Tuesday, October 09, 2012

Nalli Kai Salad Vegan MoFo day 7

And so the uphill climb of Vegan MoFo has finally begun for me. Last week went super smoothly because most of my Dessert posts had been in various stages of blog readiness before time. But this week I'm not as prepared as I was. That means I need to think up and make something each day from scratch and then share it here with you all and also on my Veganosaurus Page on Facebook.

It'll be a challenge and probably a good one at that. Besides, I signed up for Vegan MoFo being fully aware of what it would mean for my daily life. Thankfully, my crisper is full of fresh veggies and greens so I have no lack of inspiration. Now all we need to do is wait till Friday to see if my sanity is preserved until the end of the week. :oP

Until then, here for your pleasure is today's recipe in this week's ongoing theme on my blog - Soups and Salads.

In today's Salad, I've featured one of my favourite fruits in the world, the West Indian Gooseberry, known as Nalli Kai in my language, Kannada. These super tart local fruits (not to be confused with the regular Indian Gooseberry/Amla/Bettada Nalli Kai) are usually sold on street-side carts outside schools, tossed with salt and chilli powder. However, the tastiest ones are always found on old trees in people's backyards.

Last week, when we were at someone's place, my sister spied a Nalli Kai tree in their garden with big, ripe, irresistible fruits that made us drool uncontrollably. Our hosts were really nice and asked one of their staff to climb onto the roof and pluck some Nalli Kais for us. And this kind soul hand picked and filled a big bag with the fattest, juiciest fruits which we brought back home.

Most of the loot was handed over to my mom so she could make her delicious Nalli Kai Uppinkai (pickle) for all of us. But a portion was kept aside to be enjoyed straight, dipped in salt. Chew on each sour fruit and then spit out the seed, such a relaxing way to spend time. :)

I also concocted a Nalli Kai Salad as a MoFo special. I just tossed a bunch of random things together - spiced peanuts, veggies from my crisper, herbs from my kitchen garden... and there is was, this gorgeous salad!

This is a very flexible recipes, the variety and quantity of ingredients can be adjusted to suit your taste buds. Just remember that Nalli Kais are very rich in vitamin C, so iron heavy greens and herbs make a very good combination with them.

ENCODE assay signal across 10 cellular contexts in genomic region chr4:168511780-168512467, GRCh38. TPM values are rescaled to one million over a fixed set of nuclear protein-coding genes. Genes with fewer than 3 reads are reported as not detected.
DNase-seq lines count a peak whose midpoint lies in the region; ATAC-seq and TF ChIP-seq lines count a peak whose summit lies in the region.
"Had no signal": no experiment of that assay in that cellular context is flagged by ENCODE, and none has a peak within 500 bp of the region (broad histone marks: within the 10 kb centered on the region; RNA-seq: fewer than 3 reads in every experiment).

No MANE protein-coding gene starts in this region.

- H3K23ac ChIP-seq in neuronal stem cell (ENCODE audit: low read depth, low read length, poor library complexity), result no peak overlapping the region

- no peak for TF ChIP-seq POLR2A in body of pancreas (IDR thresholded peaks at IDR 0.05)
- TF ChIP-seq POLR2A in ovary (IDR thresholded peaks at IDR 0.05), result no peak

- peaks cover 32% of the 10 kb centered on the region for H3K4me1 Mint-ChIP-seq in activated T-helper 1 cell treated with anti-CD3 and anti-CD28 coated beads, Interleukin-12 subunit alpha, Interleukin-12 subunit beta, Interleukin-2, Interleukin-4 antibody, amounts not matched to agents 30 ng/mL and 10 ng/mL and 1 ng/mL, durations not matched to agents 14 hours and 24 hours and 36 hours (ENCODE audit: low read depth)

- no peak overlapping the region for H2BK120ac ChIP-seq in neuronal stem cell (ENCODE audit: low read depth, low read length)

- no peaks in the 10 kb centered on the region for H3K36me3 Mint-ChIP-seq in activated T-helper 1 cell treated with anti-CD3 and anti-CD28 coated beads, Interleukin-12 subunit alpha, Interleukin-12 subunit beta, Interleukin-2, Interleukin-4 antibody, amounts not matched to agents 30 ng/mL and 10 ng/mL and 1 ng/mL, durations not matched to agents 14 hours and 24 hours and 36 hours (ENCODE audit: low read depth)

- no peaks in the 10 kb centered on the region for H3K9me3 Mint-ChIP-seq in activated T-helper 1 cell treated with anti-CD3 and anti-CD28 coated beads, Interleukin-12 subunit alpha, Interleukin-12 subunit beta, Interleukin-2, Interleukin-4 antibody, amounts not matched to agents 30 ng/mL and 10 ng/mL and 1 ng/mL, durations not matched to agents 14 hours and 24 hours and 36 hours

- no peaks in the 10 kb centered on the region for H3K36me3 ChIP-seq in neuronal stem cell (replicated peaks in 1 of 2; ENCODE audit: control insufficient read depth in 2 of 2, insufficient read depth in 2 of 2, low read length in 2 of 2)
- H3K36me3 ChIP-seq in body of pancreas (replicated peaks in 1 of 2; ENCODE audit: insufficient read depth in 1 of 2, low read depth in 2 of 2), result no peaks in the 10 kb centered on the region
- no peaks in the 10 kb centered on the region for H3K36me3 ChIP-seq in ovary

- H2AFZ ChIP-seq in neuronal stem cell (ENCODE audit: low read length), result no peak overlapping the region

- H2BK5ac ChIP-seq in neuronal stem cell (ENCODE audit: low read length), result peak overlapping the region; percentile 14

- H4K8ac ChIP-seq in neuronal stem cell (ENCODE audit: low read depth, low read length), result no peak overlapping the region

I've used Congress Kadlekai from Veena Stores in Malleshwaram. If you want to make some of your own, here's a nice recipe by Deesha of Vegetable Platter. But you could also just use peanuts which have been roasted plain or with salt. In that case, a pinch of turmeric and some spice, like red chilly powder or green chilly paste would make a good addition.

Nalli Kai Salad

Nalli Kai - seeds removed and roughly chopped
Congress Kadlekai
Tulsi (Indian Holy Basil)
Capsicum Tomato
Sesame Seeds

Toss everything together in an airtight box.
Chill in the fridge for a few hours (can also be left to marinade overnight).
Serve over lettuce leaves.
Enjoy! :)

What kind of super sour berries do you get in your part of the world and do you like them?


  1. Looks delicious! Wish those beauties would grow round our way!

  2. Wow always introduced to different flavors and delicacies when I come here. We have sour cherries here but doesn't compare to what you just shared. Beautiful salad.
    I think I would have fun with the spitting part. Wait is this blog public?

    1. Hey spitting out seeds and pits is the best part of eating fruits, as long as you're not spitting it onto someone's head. hehehe

      One time, my sis, my cousins and I had ate watermelons on a farm. We stood in a single line and had a competition to see who could spit out the seeds the farthest. LOL and yes, this was after we had all reached adulthood. :oP

  3. Our gooseberries look quite different and have spines on them which must be stripped before eating. This salad looks so tasty. I can't have nightshade now, so will find an alternative for the tomatoes. Thanks for sharing.

    1. Raina, the gooseberries there are completely different from both kinds of Indian Gooseberries. I have no idea why they share a common name. :)

      I'm sure this salad will taste great even without tomatoes. Some grated carrots in there might be good too.

  4. We have different b=gooseberries here. They have spines on them that must be removed prior to eating. The salad look super tasty. I can't have nightshade now, so will find an alternative to the tomatoes and try your recipe. thanks for sharing.

  5. wow! I really wish I could try some of your recipes- made by you of course! :) Looks really yummy. your pictures and descriptions make my mouth water. Mmmm.

    1. Cin, you know you're always welcome to come stay with me a few days. I'll be happy to spoil you rotten. :)

  6. Another amazing, unique salad! But I totally feel your MoFo pain. I'm slumpin'!

    1. Ahh a kindred soul. I was feeling weak and lonely to be the only person to start feeling the slump so early on in MoFo. Glad to have gotten through the first three days of the week.

  7. i love the name of the elements.. i never likes amla except in sweet murabba. but my mom ate them by loads! we hada tree too on the corner of our street

    1. Ooooh Murabba. Yum! I like Amla too but can eat maybe one in one sitting. What I like best is the sweet after-taste in the mouth when each bite of Amla is followed by a sip of water.

      So have you tried these smaller, sour Gooseberries or just the Amla?